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Screenwriters Lowell Ganz & Babaloo Mandel To Receive WGAW’s Laurel Award For Screenwriting Achievement



Veteran comedy screenwriting partners Lowell Ganz & Babaloo Mandel, known for such acclaimed box-office hits as Splash and Parenthood, have been named the recipients of the Writers Guild of America West’s 2019 Laurel Award for Screenwriting Achievement, presented to Guild members who have “advanced the literature of motion pictures and made outstanding contributions to the profession of the screenwriter.”

The screenwriting duo will be honored at the WGAW’s 2019 Writers Guild Awards L.A. show on Sunday, February 17.

“Starting in the 1980’s with a string of critical and commercial hits, the imprint Ganz and Mandel have left on movies is profound. Their scripts are always a balancing act; funny and moving, edgy but never offensive. They understand that in order for the jokes to work, the characters have to be compelling and relatable, but never lose sight of the fact that in a comedy, you need comedy. Two truly funny, talented writers whose careers the WGAW Board of Directors is thrilled to honor with this award,” said WGAW President David A. Goodman.

WGAW members since 1972 and 1973 respectively, Ganz & Mandel made the transition from writing for television to the big screen in the early 1980s, co-writing a string of hit comedies during the decade. It began with 1982’s Night Shift, followed by 1984’s Splash (Screenplay by Lowell Ganz & Babaloo Mandel and Bruce Jay Friedman, Story by Bruce Jay Friedman), for which they received Academy and Writers Guild Award screenplay nominations and won a National Society of Film Critics Award for Best Screenplay, 1985’s Spies Like Us (Screenplay by Dan Aykroyd and Lowell Ganz & Babaloo Mandel, Story by Dan Aykroyd and Dave Thomas), 1986’s Gung Ho (Screenplay by Ganz & Mandel, Story by Edwin Blum and Ganz & Mandel), which was spun-off as a TV series, based on characters created by Blum and Ganz & Mandel, and the 1989 dramedy Parenthood (Screenplay by Ganz & Mandel, Story by Ganz & Mandel & Ron Howard), which was later turned into an NBC drama series in 2010, developed by Jason Katims and based on characters created by Ganz & Mandel & Howard.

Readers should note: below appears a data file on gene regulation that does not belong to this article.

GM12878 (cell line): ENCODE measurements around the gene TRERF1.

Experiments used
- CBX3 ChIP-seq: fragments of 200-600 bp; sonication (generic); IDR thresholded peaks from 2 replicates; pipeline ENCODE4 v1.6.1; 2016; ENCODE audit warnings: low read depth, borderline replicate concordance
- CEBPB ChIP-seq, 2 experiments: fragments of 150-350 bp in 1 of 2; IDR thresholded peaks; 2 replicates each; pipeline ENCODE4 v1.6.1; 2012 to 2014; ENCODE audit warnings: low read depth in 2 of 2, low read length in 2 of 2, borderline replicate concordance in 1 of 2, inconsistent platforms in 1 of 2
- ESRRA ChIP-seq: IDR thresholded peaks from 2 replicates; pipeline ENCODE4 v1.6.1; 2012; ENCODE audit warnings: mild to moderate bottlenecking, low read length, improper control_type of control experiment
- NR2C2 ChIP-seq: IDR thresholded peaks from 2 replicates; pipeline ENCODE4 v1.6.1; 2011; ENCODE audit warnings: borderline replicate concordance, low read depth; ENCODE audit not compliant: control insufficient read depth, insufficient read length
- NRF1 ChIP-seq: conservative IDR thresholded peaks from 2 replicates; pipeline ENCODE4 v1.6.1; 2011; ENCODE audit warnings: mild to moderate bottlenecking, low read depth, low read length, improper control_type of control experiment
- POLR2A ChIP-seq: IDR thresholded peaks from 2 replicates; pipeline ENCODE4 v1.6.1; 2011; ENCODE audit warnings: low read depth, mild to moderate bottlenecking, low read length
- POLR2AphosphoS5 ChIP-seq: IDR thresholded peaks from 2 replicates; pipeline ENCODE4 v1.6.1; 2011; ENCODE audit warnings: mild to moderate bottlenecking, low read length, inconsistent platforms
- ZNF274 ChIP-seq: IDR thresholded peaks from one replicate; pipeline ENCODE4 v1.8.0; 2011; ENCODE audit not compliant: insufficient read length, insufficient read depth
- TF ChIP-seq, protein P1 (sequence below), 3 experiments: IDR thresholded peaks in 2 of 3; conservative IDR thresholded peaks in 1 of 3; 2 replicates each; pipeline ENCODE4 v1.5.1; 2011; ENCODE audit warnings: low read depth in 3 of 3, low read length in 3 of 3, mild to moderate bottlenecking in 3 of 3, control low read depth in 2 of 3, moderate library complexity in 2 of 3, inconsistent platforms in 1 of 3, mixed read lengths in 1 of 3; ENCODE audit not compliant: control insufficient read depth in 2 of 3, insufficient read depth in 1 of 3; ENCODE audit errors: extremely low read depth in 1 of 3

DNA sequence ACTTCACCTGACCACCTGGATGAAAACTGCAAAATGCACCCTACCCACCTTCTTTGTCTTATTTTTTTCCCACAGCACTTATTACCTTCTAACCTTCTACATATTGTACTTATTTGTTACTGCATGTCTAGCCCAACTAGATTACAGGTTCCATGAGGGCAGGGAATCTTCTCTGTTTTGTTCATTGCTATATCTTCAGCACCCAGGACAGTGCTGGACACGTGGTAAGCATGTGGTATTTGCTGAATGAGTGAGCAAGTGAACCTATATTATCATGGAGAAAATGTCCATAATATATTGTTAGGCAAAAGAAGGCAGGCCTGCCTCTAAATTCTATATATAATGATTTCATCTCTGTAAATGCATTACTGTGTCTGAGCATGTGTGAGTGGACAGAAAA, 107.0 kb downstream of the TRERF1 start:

During the 90’s, Ganz & Mandel extended their successful run as screenwriting partners, co-penning the feature films City Slickers, A League of Their Own, which was turned into a TV series co-created by Ganz & Mandel, Mr. Saturday Night (Written by Billy Crystal and Ganz & Mandel), Greedy, City Slickers II: The Legend of Curly’s Gold (Written by Crystal & Ganz & Mandel), romantic comedy Forget Paris (Written by Crystal & Ganz & Mandel), Multiplicity (Screenplay by Chris Miller & Mary Hale and Ganz & Mandel, Based on a short story by Miller), Father’s Day (based on the French film Les Comperes by Francis Veber), and “reality TV” satire EDTV.

In the new millennium, the prolific screenwriting team has continued to collaborate on such films as Where the Heart Is (based on the novel by Billie Letts), Fever Pitch (based on the novel by Nick Hornby), and the animated feature Robots, co-written by David Lindsay-Abaire.

Ganz & Mandel’s additional shared writing credits as a duo include 1988’s Vibes (Screenplay by Ganz & Mandel, Story by Deborah Blum and Ganz & Mandel), co-creating the TV series Hiller & Diller, Knight and Daye, and Take Five, and episodes of TV’s Amazing Stories.